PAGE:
The University’s student handbook, duLac, was revised this summer, with clauses clearly defining sexual consent and the Office of Residential Life and Housing’s (ORLH) sanctions added while a proposed section defining medical amnesty was not adopted.
Other major changes included relaxing restrictions on where students can host tailgates, clarifying the University’s policies on holding disciplinary records and making the formatting easier to read, said Nick Ruof, student government chief of staff.
“They clarified a lot of things and made it more user-friendly,” he said.
The revisions were made after a three-year review process, which began under former vice president for student affairs Fr. Mark Poorman, was finalized this summer under his successor, Fr. Tom Doyle.
“Both men provided strong leadership to the entire team that worked on the three-year project,” said Brian Coughlin, assistant vice president for student affairs. “Having so many campus stakeholders involved and the fact that it was a team approach throughout the three-year project made implementing changes easier.”
The process involved input from the Committee for Sexual Assault Prevention (CSAP), the Campus Life Council (CLC), student government and rectors.
“This revision is the result of an unparalleled level of collaboration between so many at the University,” Coughlin said. “Over the three-year process, many students, faculty and administrators had a hand in the work.”
Many of the changes adopted were part of nine recommendations made by the CLC last year.
Rouf said he and other student government administrators were excited about some of the changes, specifically those defining what constitutes sexual assault and defining University sanctions.
“They finally listed out sanctions — what the Office of Residential Life can do to somebody,” he said.
Coughlin said defining sexual assault was one of the clear goals of this round of revisions.
“This subcommittee’s recommendations were based on input from students, faculty and administrators as well as bench-marking with other colleges and universities,” he said. “Having clearer definitions about what constitutes sexual assault was one of the clear goals of the new policy, both as a way to educate the campus community and prevent sexual assault as well as address these incidents when they happen.”
While Rouf was happy with some of the changes, he said many students expressed concern that no clause strictly stated that students would receive amnesty from any sanctions for helping a friend who in danger. A section on medical amnesty was one of the nine recommendations made by CLC.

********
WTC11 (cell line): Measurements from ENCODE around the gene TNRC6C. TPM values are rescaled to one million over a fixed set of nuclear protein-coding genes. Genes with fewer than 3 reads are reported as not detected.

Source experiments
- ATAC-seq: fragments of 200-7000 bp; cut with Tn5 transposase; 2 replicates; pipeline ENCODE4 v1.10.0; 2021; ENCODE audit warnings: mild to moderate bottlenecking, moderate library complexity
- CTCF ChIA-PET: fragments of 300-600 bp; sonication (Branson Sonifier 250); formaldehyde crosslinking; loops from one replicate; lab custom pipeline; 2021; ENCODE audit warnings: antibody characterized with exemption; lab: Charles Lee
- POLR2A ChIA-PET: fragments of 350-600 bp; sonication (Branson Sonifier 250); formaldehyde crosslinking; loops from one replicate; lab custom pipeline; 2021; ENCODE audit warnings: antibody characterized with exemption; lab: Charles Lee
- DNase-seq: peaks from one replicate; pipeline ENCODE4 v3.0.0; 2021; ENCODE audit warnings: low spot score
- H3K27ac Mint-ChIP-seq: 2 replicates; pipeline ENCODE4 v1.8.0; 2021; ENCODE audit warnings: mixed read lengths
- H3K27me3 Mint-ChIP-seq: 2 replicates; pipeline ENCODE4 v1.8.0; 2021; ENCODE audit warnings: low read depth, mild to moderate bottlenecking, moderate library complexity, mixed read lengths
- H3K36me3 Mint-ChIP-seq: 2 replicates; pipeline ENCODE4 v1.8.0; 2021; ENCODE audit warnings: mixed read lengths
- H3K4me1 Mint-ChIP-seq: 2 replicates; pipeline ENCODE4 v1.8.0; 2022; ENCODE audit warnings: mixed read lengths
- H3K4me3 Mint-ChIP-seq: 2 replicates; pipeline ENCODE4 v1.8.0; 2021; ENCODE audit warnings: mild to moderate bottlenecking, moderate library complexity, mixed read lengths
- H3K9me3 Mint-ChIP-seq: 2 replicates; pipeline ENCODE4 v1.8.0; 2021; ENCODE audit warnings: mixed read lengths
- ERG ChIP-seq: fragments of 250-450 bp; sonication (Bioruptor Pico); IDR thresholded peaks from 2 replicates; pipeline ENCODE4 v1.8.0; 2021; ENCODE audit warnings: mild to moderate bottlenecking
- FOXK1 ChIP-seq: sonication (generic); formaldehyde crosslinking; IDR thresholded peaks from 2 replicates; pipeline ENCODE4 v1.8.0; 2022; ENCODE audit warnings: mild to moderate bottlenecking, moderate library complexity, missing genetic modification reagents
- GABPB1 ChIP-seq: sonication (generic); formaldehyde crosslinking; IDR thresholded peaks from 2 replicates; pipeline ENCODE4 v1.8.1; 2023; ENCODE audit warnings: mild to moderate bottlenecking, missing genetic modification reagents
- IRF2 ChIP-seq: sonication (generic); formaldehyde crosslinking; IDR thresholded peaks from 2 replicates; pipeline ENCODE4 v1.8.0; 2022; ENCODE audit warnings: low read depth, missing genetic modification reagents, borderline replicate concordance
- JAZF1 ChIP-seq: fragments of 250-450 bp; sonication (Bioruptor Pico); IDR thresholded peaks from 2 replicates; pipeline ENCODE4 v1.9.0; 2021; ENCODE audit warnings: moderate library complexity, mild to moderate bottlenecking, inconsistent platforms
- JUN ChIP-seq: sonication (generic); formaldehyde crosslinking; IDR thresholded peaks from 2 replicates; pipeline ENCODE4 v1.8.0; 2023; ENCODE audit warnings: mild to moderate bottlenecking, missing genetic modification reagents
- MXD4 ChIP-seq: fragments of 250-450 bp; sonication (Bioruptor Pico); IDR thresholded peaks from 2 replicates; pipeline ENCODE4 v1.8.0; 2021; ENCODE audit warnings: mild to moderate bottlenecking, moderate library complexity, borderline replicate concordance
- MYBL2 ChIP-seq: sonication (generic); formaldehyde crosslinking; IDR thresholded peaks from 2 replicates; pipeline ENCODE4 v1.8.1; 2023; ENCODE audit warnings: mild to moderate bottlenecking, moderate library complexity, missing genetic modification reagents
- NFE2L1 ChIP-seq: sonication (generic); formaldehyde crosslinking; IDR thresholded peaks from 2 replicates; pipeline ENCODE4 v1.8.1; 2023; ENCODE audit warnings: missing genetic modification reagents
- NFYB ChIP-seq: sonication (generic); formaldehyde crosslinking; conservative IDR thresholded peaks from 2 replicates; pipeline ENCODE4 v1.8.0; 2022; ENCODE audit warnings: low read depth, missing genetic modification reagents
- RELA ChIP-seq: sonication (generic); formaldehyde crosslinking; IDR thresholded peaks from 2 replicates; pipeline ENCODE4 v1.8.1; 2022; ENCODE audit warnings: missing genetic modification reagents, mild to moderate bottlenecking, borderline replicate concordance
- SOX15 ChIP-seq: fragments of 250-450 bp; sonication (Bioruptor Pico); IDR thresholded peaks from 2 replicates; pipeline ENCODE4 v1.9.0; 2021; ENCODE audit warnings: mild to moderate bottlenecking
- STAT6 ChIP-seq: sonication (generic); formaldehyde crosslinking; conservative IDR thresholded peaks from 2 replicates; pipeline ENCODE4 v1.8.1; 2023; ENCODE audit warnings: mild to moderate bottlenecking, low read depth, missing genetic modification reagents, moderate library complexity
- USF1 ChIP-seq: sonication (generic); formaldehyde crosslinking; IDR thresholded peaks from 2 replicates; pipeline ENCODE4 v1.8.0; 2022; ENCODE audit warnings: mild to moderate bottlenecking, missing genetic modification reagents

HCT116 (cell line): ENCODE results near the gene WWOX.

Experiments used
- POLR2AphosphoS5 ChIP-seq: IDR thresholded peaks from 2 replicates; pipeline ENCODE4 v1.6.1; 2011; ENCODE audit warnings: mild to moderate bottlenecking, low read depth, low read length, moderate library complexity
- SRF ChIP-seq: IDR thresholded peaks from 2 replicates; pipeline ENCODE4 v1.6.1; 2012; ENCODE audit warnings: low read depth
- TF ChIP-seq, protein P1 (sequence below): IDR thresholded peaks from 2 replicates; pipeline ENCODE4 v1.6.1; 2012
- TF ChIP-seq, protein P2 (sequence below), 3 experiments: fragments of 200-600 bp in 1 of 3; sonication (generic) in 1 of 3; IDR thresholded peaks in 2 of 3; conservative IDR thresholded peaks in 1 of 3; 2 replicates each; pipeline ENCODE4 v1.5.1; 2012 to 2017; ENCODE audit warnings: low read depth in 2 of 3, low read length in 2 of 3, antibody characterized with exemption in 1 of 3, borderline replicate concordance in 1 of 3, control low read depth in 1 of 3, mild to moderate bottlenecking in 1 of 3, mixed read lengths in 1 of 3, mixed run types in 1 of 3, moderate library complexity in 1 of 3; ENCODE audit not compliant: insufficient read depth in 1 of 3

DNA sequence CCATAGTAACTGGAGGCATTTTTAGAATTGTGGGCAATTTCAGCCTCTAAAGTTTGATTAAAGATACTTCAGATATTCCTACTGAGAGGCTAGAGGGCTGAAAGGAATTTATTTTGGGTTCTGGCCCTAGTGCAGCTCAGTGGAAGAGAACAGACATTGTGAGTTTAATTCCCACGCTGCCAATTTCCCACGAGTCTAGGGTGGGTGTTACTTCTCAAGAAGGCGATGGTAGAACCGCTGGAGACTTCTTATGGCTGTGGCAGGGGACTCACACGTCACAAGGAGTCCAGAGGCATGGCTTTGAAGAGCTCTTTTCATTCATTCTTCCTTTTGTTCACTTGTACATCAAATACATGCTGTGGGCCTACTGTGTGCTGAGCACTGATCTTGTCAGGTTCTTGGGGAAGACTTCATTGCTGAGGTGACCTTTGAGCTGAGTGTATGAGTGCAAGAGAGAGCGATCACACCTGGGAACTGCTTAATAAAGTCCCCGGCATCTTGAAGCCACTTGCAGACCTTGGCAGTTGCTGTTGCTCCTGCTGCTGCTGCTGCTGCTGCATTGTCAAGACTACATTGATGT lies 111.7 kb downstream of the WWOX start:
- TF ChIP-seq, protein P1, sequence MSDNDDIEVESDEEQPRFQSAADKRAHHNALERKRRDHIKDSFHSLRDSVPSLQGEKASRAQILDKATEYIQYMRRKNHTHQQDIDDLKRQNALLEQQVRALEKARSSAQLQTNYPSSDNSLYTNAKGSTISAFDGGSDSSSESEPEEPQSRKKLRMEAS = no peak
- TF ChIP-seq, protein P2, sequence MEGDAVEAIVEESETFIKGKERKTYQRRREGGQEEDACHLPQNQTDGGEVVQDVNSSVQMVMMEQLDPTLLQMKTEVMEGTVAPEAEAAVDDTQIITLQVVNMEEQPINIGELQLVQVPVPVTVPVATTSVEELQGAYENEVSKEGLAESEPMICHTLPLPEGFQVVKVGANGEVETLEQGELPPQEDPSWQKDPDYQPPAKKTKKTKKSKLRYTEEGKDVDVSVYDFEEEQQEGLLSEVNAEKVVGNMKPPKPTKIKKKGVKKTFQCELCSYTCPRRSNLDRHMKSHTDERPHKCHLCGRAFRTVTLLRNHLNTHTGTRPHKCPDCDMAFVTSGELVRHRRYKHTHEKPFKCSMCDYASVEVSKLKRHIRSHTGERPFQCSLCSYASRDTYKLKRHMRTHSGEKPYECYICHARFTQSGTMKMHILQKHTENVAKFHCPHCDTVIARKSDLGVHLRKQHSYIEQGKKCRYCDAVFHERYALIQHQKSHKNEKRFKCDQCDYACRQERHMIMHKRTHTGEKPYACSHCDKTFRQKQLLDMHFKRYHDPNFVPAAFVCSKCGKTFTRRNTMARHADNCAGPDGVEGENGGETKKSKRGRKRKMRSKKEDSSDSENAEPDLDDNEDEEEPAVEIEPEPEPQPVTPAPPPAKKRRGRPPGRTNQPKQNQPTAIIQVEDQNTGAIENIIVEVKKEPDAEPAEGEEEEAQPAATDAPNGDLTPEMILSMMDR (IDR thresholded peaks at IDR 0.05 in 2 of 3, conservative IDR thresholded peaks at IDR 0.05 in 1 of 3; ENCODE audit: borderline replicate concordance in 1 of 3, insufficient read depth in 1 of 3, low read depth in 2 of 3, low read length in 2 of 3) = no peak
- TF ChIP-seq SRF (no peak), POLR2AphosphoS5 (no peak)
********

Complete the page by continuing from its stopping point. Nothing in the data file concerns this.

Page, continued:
“If somebody gets in trouble because they’re helping someone out or they call the police, can that be taken into consideration?” he said.
Coughlin said ORLH always has and will continue to “take into consideration the circumstances surrounding a violation and the impact the misconduct had on the community as a whole, as well as on those directly involved in the incident, when making decisions about individual situations.”
However, Rouf said he would like to see a section in duLac that clearly defines medical amnesty, rather than the vague language currently seen in the handbook.
“Where is it written?” he said. “They didn’t add any medical amnesty clause.”
While a clause making reference to the University’s policies concerning holding disciplinary records was added, it only states that the University will maintain most disciplinary records for seven years and only not create a disciplinary record when a student is issued a verbal or written warning.
“This policy is very much in line with what many other colleges and universities do in terms of student disciplinary records,” Coughlin said.
The CLC made no recommendations concerning a clause regarding disciplinary records.
However, Rouf said the current policy punished students with minor violations by exposing them to scrutiny from potential employers and graduate schools.
“It’s a big concern with kids going to medical school and stuff like that because if they get in trouble, the University has to notify the medical school they’re applying to,” he said. “It’s so cutthroat that any little thing a medical school can find to not accept you, they’ll do it.”
Rouf said he would like to “push this topic for a bigger discussion.”
The handbook is routinely updated with minor changes every year and undergoes a major revision process every five to eight years as part of standard University procedure, Coughlin said.